@A fifteen-year-old “Yahoo!” joke said:
Straight from the horse’s mouth: houyhnhnm.com. Because you’re not just some yahoo.
Here's some interesting reading for you: Wet Goddess. It's a heart-warming autobiographical tale of love, life, and "consensual" dolphin-human sex.
Why, thank you so very much. In return, may I suggest this link: ‹http://amazon.com/s?field-keywords=brain+bleach›.
What about Heaven? Can you confirm that Jews don't really believe in it?
This is not exactly like Christian ideas of Heaven and Hell, but Jews do believe in Divine reward and punishment after death; see http://judaism.stackexchange.com/q/4467/70.@argb said:
@Zecc said:Can someone tell me why it isn't kosher to, on sabbath, just have someone else around to do all the work?
It most certainly is: http://en.wikipedia.org/wiki/Shabbos_goy
Also, 'kosher' only refers to the suitability of food being consumed by an observant Jew, not to any other law or anything non-food related.
The Wikipedia page does point out that, “Generally speaking, a Jew should respect a non-Jew's right to rest on the Sabbath, and therefore may not explicitly ask a non-Jew to perform a service prohibited by the Jewish law on the Sabbath.” In other words, using a non-Jew is another loophole, and there are guidelines on when this is or is not approriate.
(Also, the Hebrew word kosher literally means “appropriate”, so Zecc’s use of the word was, in fact, kosher.)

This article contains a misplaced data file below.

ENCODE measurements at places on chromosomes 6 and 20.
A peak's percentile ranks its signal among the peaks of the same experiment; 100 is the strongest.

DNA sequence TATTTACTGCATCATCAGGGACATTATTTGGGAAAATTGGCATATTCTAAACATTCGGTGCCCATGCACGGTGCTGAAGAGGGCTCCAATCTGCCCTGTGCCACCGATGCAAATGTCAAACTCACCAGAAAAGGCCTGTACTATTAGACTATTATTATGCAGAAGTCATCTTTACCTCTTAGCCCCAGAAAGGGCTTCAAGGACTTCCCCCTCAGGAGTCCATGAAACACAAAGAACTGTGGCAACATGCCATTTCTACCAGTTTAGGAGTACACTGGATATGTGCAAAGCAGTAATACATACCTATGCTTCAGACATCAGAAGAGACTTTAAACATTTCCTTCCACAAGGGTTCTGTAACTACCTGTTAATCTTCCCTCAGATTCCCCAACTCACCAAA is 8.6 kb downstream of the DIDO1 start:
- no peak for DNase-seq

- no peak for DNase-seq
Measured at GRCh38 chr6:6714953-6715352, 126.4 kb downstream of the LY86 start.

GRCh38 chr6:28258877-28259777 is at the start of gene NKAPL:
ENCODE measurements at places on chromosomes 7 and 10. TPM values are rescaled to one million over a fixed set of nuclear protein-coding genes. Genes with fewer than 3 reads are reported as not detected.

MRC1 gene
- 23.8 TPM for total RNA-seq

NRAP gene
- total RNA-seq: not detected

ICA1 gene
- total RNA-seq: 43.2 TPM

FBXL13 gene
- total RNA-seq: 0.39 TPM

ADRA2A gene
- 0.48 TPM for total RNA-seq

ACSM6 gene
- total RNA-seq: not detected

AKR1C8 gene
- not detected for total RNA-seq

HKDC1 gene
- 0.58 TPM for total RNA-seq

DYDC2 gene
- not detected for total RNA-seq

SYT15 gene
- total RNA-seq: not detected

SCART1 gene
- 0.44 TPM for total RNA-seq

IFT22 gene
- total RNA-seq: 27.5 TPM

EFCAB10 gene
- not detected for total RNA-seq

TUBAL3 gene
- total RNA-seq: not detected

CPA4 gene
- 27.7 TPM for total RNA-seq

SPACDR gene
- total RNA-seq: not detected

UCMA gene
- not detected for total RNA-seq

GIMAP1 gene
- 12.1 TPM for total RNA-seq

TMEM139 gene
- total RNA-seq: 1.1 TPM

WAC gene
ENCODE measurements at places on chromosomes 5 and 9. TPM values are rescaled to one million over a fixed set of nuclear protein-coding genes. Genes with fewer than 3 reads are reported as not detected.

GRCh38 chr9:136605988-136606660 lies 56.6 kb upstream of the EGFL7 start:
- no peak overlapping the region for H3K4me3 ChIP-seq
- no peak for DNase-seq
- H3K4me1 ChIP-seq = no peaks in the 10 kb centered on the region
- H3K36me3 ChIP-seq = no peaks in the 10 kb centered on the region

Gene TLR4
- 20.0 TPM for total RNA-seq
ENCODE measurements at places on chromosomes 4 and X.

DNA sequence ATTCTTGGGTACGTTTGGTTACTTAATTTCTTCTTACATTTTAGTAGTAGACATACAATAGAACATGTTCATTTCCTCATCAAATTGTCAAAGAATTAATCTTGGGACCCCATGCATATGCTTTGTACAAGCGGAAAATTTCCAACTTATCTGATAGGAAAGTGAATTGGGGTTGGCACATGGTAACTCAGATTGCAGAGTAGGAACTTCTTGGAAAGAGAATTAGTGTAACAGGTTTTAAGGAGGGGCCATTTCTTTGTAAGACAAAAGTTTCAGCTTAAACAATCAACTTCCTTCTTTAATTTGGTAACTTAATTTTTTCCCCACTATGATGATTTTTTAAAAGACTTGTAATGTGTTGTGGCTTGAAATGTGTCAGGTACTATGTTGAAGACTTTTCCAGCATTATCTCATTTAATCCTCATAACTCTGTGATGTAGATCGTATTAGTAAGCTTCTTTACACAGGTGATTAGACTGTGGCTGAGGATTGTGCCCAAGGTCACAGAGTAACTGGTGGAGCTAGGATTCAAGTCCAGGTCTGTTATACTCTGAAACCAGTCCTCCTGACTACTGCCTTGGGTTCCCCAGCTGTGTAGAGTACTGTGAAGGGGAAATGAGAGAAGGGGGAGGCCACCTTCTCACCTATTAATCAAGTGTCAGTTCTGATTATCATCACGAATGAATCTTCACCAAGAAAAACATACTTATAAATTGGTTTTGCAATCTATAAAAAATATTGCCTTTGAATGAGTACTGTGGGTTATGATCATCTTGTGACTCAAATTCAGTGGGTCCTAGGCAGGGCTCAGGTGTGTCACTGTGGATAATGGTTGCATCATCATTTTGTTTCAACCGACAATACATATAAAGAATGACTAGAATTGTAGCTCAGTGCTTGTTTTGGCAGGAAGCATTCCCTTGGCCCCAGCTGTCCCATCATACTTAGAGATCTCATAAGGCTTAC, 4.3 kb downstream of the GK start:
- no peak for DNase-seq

As an practicing orthodox Jew myself, let me weigh in on this.
xaade summarized the technicalities pretty well; the issue most of you seem to be havng is the matter of hiding behind technicalities. And that’s not wrong. The vast majority of their target market (i.e. observant Jews) will see things the same way and not use this product, no matter how persuasive the manufacturer’s blurbs are. However—
There are times when “hiding behind technicalities” is appropriate: situations of hardship where most of you would be saying, “God couldn’t have meant for you to leave the lights off now, could He?” Probably not, but the Rules don’t tend to have complex exception clauses; they just say, “Don’t.”
It’s a different way of approaching rules and exceptions. You can have exceptions that need to be updated as technology develops, or you can set up eternal rules, but with loopholes—and depend on human judgement to decide when the use of the loophole is appropriate. Some religions take the first route; orthodox Judaism believes God treats us as responsible adults. (Some people’s behavior makes me wonder, though.)
When the guy who picked git gets back from vacation, I swear to Christ I'm going to send him on a permanent vacation.
Plus, his work “shows the patriarchal nature of the software industry.” (http://megan.geek.nz/index.php/how-git-shows-the-patriarchal-nature-of-the-software-industry/)@blakeyrat said:
Could you guys stop posting this bullshit in my thread? This isn't English 102.
Don’t give her her next paycheck; instead give her a duplicate of the last one.
An EE is someone who, when you tell him the "true / false / file_not_found" joke, laughs at you, not the joke, for thinking a boolean could have only as few as three states!
As an EE, I feel obligated to prove Dave correct. There is this issue in the field ℤ₂ (although those are not quite Boolean numbers; in ℤ₂, 1+1 = 0) where the equation x² + x + 1 = 0 has no solution. (0×0 + 0 + 1 = 1 = 1×1 + 1 + 1) So we define α as a sort of imaginary value for which α² + α + 1 = 0. Then we need to define another imaginary so that polynomials with 0, 1, & α have solutions, and so ad infinitum.
Seriously, EEs can make practical use of insanity like this.
BTW, Dave, say “hi” to my Dad next time you see him.
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